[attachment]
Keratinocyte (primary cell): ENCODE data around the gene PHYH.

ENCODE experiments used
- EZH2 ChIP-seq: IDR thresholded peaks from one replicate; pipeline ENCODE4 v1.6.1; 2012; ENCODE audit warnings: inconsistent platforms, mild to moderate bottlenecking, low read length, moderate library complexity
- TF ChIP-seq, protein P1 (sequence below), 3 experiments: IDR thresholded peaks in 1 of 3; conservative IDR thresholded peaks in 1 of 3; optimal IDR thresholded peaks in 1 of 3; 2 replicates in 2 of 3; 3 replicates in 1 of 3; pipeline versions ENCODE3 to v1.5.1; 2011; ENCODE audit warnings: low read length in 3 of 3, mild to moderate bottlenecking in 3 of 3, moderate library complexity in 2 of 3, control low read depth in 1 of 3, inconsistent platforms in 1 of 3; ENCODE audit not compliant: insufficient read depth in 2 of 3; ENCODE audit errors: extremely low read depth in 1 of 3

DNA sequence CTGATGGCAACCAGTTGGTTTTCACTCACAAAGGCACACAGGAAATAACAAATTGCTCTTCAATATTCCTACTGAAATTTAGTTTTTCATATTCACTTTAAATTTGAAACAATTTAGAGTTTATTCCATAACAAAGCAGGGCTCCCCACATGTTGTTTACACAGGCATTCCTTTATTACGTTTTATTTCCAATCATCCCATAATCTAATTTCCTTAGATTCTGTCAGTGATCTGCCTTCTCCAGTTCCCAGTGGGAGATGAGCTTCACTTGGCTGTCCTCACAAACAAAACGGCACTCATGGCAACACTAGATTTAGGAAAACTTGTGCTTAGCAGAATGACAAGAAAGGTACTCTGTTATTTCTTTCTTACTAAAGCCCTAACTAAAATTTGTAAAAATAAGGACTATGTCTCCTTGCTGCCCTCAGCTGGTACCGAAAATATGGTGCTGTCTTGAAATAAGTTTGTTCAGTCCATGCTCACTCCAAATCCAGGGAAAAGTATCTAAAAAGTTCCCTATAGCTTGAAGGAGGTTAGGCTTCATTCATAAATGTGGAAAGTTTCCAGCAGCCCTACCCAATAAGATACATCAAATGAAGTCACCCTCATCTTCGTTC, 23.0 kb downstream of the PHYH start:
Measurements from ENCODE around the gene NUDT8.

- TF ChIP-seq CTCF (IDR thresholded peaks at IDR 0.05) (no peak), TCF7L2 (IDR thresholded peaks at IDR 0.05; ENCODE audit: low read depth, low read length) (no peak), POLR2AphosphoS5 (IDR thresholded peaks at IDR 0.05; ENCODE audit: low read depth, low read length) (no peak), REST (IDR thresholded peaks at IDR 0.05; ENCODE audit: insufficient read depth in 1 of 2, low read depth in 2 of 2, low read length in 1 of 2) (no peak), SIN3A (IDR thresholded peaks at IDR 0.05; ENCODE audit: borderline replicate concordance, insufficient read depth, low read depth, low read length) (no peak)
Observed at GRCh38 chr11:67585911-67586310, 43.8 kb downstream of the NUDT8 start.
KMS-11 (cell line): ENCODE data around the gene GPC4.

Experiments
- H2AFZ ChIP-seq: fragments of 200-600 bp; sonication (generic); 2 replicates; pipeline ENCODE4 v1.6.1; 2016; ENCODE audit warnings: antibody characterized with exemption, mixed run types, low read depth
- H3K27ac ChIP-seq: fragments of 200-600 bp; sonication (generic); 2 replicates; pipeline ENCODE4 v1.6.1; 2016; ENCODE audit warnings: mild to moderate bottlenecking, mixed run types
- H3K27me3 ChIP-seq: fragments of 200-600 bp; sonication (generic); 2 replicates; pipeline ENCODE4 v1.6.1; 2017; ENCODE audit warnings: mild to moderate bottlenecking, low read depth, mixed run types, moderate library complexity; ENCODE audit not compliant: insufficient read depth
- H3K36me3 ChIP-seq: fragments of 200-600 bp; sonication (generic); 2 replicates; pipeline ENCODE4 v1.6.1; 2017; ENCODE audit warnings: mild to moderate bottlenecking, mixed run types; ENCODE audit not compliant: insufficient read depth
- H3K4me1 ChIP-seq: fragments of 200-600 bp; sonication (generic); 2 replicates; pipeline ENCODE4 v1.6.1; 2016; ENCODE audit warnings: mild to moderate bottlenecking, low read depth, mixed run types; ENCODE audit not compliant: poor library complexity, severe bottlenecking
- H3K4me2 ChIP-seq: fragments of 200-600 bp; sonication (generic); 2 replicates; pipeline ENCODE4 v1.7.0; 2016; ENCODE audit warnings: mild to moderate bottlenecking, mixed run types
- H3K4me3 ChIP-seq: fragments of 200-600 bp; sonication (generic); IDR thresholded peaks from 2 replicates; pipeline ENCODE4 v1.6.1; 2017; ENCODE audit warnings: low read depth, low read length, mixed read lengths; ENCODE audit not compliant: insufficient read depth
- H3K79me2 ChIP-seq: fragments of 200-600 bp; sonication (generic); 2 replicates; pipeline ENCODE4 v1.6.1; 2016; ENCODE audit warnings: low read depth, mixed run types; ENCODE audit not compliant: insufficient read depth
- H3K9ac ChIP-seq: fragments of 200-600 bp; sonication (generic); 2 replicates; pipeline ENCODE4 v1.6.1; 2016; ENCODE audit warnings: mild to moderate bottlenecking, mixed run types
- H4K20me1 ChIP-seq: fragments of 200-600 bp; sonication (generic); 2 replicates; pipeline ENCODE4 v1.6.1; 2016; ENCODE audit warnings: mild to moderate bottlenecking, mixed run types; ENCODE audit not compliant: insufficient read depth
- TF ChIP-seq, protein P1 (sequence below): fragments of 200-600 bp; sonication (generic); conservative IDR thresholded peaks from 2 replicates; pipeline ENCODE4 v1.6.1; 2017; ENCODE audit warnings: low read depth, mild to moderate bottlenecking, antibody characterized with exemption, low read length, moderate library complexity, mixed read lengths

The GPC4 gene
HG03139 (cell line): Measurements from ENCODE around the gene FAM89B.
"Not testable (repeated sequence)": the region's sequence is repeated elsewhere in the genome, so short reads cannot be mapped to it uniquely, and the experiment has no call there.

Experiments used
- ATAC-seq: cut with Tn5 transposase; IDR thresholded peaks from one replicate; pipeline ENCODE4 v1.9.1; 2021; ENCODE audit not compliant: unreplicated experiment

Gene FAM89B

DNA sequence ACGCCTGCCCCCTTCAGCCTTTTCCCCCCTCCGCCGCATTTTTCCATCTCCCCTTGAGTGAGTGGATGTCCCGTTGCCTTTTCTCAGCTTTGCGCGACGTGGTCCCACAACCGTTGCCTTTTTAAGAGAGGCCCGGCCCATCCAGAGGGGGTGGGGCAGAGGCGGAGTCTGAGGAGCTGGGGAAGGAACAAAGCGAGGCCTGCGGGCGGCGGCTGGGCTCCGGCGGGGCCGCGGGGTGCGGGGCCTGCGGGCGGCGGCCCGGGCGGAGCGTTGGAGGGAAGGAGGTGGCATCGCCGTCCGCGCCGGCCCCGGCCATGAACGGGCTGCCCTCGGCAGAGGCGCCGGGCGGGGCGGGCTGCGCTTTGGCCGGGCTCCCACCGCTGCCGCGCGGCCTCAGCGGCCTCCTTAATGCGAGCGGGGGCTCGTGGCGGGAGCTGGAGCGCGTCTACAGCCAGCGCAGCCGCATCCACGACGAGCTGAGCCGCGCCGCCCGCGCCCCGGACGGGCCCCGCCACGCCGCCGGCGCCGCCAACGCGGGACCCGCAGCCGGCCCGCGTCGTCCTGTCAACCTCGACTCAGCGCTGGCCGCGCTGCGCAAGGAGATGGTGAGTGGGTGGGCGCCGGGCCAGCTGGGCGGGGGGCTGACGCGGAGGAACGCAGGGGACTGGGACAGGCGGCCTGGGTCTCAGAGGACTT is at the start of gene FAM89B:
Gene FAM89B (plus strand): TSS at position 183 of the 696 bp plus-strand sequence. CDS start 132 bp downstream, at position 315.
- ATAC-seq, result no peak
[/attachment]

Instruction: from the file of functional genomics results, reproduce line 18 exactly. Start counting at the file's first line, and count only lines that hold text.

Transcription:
- H3K79me2 ChIP-seq: fragments of 200-600 bp; sonication (generic); 2 replicates; pipeline ENCODE4 v1.6.1; 2016; ENCODE audit warnings: low read depth, mixed run types; ENCODE audit not compliant: insufficient read depth